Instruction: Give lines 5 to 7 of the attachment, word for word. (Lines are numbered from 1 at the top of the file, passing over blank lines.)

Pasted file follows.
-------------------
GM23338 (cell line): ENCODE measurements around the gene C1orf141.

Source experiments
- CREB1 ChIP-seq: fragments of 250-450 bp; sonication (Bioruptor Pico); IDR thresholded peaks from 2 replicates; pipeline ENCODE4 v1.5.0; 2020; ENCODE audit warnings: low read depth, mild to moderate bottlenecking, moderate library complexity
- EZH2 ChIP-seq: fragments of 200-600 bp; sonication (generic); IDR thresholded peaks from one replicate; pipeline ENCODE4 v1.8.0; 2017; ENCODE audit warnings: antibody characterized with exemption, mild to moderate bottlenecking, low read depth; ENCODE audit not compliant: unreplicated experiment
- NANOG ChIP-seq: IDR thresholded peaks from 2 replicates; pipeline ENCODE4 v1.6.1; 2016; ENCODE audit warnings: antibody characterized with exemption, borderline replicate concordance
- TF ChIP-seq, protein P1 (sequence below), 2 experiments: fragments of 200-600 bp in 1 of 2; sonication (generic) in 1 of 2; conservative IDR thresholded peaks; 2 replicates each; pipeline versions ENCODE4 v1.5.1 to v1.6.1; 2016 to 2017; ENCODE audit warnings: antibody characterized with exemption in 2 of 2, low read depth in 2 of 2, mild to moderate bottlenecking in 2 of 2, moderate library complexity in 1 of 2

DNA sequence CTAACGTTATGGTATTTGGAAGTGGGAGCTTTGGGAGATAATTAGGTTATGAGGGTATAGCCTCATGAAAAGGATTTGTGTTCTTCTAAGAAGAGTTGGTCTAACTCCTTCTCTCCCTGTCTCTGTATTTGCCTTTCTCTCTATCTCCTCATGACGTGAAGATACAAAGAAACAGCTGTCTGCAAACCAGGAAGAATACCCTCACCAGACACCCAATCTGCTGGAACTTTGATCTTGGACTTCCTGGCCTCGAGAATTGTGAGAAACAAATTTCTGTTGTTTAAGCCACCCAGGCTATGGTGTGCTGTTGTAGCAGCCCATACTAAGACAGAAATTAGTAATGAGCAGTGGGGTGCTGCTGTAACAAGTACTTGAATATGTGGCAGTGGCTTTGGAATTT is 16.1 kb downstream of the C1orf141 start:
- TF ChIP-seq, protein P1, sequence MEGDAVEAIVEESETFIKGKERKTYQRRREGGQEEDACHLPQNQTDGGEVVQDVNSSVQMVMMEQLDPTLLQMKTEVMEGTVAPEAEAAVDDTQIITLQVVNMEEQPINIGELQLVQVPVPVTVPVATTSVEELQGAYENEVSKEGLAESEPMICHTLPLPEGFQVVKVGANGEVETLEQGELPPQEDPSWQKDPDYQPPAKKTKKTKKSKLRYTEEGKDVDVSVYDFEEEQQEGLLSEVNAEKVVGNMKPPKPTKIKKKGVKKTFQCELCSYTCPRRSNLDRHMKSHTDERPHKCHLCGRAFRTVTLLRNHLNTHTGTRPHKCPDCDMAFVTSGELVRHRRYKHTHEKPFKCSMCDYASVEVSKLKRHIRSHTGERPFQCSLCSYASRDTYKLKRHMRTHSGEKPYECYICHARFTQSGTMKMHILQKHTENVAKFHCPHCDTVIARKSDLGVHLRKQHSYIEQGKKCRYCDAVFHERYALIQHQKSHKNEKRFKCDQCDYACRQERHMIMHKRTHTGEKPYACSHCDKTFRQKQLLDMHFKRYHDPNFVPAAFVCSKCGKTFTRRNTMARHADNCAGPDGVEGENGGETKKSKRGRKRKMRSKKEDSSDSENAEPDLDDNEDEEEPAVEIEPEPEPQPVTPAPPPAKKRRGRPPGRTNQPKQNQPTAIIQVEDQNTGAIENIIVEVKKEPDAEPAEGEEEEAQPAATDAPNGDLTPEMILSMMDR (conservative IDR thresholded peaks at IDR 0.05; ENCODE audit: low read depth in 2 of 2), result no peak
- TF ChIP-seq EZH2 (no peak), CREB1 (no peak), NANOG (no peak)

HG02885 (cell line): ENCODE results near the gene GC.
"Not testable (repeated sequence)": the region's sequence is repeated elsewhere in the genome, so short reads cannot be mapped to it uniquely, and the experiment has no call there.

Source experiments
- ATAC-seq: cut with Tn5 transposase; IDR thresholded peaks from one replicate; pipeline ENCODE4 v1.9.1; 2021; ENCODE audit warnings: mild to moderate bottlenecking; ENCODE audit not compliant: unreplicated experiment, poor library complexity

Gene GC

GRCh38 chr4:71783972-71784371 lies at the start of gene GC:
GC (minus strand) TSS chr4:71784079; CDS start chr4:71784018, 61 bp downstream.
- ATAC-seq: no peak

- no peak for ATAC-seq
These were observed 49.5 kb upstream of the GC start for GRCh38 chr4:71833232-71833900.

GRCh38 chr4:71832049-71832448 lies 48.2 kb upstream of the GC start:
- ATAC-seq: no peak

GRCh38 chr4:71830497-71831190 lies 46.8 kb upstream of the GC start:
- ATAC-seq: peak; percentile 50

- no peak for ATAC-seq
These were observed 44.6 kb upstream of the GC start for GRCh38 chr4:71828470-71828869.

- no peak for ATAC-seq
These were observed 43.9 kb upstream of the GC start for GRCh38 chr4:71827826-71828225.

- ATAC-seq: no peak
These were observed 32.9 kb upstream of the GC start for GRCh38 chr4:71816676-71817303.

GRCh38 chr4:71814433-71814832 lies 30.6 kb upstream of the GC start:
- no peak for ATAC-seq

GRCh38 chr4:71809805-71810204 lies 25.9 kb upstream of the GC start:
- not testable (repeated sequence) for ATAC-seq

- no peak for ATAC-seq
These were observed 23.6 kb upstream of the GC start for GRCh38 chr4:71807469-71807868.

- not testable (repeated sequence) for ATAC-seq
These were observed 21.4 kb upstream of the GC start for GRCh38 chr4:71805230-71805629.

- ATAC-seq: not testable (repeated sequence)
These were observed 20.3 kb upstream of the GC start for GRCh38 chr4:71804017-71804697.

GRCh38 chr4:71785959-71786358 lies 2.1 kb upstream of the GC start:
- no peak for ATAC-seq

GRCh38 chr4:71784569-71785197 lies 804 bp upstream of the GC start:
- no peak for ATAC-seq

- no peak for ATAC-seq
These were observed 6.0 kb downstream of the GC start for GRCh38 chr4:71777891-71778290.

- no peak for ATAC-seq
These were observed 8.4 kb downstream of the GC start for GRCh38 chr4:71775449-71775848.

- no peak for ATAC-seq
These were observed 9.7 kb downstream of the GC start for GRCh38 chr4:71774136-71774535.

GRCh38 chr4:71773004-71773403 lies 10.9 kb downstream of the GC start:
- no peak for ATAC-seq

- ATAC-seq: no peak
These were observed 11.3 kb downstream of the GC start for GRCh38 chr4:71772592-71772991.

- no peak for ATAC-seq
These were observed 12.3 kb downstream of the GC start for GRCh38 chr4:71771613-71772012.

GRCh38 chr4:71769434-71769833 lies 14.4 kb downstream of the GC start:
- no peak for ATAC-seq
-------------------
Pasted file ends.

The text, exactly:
- NANOG ChIP-seq: IDR thresholded peaks from 2 replicates; pipeline ENCODE4 v1.6.1; 2016; ENCODE audit warnings: antibody characterized with exemption, borderline replicate concordance
- TF ChIP-seq, protein P1 (sequence below), 2 experiments: fragments of 200-600 bp in 1 of 2; sonication (generic) in 1 of 2; conservative IDR thresholded peaks; 2 replicates each; pipeline versions ENCODE4 v1.5.1 to v1.6.1; 2016 to 2017; ENCODE audit warnings: antibody characterized with exemption in 2 of 2, low read depth in 2 of 2, mild to moderate bottlenecking in 2 of 2, moderate library complexity in 1 of 2

DNA sequence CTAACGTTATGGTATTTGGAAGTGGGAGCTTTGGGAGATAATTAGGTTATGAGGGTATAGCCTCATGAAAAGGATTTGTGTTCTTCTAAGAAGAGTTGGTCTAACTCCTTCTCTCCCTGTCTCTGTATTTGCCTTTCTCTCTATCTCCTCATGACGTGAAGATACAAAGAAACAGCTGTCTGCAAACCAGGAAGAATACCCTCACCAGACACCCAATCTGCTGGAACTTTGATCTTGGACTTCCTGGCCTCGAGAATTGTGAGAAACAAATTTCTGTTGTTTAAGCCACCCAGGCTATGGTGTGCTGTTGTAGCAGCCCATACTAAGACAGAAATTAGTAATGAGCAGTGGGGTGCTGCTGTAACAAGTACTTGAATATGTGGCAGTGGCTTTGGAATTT is 16.1 kb downstream of the C1orf141 start: